I cannot speak specifically on the Yates case because I don’t have all the facts. What I can say is this: in most family abduction cases, the abducting parent is not trying to protect the child or give it a better home. Most abducting parents take their children in order to spite the other parent. They hate their ex and want to hurt them in the worst way possible, by taking away the most precious thing in their lives.

Furthermore, parental abduction is child abuse. Most of the victims are lied to, told that the left-behind parent is dead or doesn’t want them anymore. In many cases the children are shifted from pillar to post, forced to live a lie, use false names, etc. Many times they don’t have access to education or health care while they’re missing, aren’t allowed to have friends, aren’t allowed to live a normal childhood.

I hope Kelly and Kimberly Yates prove willing to at least give their father a chance to get to know them again. That’s most important. I think it’s also important, though, that they follow through with prosecuting Elaine. I don’t think people should be allowed to get away with this sort of thing. The fact that it’s been thirty years does not lessen the gravity of what she did.

Make-a-List Monday: Special needs children

This list is of kids who were under 18 when they disappeared, who had serious medical conditions. I’m talking about the sort of thing that would have them frequently hospitalized and/or put in special education classes at school.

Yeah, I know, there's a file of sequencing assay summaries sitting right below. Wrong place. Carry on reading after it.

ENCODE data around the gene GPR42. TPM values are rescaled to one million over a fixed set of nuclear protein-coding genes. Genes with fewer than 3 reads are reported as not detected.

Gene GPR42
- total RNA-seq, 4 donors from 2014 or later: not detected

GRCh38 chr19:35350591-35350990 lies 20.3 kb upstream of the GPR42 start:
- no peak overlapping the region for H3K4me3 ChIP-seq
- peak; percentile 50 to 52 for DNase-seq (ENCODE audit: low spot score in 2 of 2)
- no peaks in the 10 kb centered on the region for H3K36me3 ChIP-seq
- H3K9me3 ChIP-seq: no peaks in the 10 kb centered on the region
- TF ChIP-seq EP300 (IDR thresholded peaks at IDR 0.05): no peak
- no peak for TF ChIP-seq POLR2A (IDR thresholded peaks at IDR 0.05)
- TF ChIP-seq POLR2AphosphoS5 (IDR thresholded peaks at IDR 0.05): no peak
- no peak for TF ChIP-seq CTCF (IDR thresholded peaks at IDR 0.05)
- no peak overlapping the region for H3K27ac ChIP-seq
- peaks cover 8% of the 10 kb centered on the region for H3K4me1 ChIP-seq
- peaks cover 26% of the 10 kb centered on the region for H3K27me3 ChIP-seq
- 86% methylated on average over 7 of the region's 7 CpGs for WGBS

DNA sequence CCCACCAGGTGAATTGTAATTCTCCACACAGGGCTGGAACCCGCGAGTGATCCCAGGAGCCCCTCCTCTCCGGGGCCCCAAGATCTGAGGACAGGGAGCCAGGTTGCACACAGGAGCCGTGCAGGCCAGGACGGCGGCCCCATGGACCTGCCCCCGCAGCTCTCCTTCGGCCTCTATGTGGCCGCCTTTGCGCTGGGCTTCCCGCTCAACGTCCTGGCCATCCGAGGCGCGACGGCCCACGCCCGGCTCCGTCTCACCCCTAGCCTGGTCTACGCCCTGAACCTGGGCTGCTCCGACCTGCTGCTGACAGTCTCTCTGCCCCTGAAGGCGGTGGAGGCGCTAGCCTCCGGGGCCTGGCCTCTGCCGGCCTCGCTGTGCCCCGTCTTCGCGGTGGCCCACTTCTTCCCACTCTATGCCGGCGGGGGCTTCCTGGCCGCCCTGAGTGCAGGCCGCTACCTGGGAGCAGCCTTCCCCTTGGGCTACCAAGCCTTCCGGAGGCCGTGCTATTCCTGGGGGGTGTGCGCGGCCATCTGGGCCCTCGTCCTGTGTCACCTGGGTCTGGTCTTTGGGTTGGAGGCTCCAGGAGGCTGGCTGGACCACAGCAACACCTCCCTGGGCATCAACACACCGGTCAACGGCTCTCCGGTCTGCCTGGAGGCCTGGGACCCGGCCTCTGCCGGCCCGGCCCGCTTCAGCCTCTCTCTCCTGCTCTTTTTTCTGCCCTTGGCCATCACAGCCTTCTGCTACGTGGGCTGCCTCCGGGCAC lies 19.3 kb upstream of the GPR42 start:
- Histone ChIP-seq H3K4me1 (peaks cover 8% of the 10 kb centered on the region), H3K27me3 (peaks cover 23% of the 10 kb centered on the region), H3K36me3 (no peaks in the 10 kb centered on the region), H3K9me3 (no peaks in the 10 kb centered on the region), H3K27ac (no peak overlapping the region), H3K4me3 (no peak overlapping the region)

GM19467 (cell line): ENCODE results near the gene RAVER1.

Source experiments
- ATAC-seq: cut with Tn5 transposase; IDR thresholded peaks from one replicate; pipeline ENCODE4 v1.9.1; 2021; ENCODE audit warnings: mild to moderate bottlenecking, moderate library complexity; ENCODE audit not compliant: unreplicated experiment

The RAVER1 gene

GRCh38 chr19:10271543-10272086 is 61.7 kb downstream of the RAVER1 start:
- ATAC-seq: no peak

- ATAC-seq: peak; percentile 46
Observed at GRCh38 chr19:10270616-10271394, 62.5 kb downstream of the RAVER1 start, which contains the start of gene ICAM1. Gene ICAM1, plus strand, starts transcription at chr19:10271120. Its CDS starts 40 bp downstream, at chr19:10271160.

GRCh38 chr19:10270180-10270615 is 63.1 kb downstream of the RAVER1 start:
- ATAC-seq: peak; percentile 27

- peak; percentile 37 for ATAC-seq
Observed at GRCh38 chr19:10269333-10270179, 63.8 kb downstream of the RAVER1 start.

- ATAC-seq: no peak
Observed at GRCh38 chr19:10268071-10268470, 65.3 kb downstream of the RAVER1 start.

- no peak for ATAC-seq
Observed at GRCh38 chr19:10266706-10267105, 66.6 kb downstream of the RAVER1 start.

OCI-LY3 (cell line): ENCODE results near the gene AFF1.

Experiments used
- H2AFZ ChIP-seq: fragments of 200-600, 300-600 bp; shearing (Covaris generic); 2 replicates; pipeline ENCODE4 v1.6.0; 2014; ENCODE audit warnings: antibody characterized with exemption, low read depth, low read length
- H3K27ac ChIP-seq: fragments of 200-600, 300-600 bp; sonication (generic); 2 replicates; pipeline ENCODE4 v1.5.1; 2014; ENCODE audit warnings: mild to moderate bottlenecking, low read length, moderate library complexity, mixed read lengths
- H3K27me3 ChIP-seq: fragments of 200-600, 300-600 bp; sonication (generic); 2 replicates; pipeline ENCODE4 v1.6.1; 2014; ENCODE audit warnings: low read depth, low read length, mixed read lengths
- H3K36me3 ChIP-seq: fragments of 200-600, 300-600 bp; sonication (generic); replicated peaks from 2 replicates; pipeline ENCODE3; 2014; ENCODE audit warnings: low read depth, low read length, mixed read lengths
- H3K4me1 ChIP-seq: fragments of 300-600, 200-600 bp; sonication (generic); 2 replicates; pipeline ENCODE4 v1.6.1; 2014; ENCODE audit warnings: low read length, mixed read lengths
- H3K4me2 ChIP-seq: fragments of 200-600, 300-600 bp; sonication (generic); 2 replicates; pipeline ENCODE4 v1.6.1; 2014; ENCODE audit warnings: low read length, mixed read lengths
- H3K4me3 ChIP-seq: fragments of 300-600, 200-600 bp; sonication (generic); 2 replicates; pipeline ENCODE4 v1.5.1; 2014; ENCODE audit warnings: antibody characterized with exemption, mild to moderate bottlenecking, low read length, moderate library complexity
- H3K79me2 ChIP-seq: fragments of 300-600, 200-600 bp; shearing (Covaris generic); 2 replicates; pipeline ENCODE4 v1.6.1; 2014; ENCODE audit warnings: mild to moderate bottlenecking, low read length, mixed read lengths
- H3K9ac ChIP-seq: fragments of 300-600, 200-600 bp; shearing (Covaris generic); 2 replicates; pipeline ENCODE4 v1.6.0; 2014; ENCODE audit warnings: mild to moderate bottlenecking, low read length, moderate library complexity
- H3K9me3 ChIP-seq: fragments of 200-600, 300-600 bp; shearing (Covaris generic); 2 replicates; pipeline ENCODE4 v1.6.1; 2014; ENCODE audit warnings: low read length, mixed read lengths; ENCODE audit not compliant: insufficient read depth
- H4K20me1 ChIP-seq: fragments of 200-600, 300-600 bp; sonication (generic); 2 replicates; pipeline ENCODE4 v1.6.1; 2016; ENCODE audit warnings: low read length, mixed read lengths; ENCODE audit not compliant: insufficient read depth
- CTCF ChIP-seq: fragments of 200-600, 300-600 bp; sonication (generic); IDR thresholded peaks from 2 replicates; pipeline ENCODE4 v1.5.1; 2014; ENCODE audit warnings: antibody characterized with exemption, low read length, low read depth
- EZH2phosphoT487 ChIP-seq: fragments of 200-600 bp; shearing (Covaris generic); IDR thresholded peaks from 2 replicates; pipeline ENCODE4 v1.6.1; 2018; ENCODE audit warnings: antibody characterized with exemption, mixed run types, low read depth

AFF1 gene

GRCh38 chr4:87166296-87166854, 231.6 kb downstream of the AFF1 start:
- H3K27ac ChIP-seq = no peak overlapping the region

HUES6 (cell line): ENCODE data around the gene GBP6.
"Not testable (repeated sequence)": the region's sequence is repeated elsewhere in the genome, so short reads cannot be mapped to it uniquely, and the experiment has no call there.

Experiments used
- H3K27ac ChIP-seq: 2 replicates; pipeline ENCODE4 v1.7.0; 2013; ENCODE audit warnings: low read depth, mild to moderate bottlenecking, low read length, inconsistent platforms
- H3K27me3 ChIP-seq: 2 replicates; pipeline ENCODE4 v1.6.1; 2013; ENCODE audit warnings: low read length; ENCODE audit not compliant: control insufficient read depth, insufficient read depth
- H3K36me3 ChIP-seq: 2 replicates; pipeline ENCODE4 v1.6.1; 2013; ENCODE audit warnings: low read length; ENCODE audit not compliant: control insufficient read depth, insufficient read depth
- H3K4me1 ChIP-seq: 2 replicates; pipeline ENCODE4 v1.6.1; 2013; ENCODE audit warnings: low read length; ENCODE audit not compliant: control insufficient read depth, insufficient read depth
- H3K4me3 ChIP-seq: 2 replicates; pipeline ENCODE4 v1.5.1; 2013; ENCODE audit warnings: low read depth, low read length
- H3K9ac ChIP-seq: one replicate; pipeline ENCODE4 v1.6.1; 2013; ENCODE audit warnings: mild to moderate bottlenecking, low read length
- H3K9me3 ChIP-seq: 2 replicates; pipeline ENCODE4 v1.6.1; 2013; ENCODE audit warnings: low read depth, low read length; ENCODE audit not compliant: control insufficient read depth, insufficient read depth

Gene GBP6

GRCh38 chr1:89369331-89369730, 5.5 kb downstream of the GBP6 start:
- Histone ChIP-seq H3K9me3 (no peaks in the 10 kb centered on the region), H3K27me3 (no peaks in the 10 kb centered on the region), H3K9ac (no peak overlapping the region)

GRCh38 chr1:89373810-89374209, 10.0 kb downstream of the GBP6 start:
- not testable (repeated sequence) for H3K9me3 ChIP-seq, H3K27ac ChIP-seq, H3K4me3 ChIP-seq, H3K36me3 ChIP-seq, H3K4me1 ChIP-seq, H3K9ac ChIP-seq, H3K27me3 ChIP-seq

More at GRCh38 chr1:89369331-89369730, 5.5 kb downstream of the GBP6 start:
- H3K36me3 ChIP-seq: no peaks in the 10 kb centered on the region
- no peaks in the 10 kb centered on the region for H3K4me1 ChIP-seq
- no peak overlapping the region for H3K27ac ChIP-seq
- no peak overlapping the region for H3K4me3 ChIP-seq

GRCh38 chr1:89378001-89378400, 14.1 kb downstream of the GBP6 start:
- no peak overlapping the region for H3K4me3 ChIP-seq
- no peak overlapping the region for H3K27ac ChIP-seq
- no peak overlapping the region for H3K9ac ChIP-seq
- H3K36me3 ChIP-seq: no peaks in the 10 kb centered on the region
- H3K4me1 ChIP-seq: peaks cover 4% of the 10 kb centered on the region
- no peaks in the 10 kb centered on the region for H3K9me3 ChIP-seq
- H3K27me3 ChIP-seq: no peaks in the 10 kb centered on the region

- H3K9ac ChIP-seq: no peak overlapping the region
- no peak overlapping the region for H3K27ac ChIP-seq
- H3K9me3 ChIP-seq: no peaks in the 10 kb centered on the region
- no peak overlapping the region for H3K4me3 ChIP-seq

1. Patrick Kennedy Alford Jr., 7 (ADHD and possibly emotional problems)
  2. Steven Eugene Anderson, 17 (moderately mentally disabled)
  3. Marble Ace Arvidson, 17 (behavioral problems, classified as a special needs child)
  4. Kevin Jay Ayotte, 3 (developmentally disabled, hearing-impaired and with limited speech skills)
  5. Nicholas Patrick Barclay, 13 (ADD)
  6. Allison Taylor Bayliss, 15 (Asperger’s Syndrome aka high-functioning autism)
  7. Emad Ali Ben-Mrad, 3 (hearing-impaired)
  8. Samuel Savage Becker Boehlke, 8 (Asperger’s Syndrome)
  9. Edward Dylan Bryant, 9 (ADHD)
  10. Fidelmar Liborio Cadenas, 10 months (unknown, but said to be “medically fragile”)
  11. Monica Cassandra Carrasco, 16 (anorexia and depression)
  12. Kevin Andrew McCarthy Collins, 10 (dyslexia)
  13. Cassie Kay Compton, 15 (possible bipolar disorder or depression)
  14. Jeremy Ray Coots, 4 (severely hearing-impaired)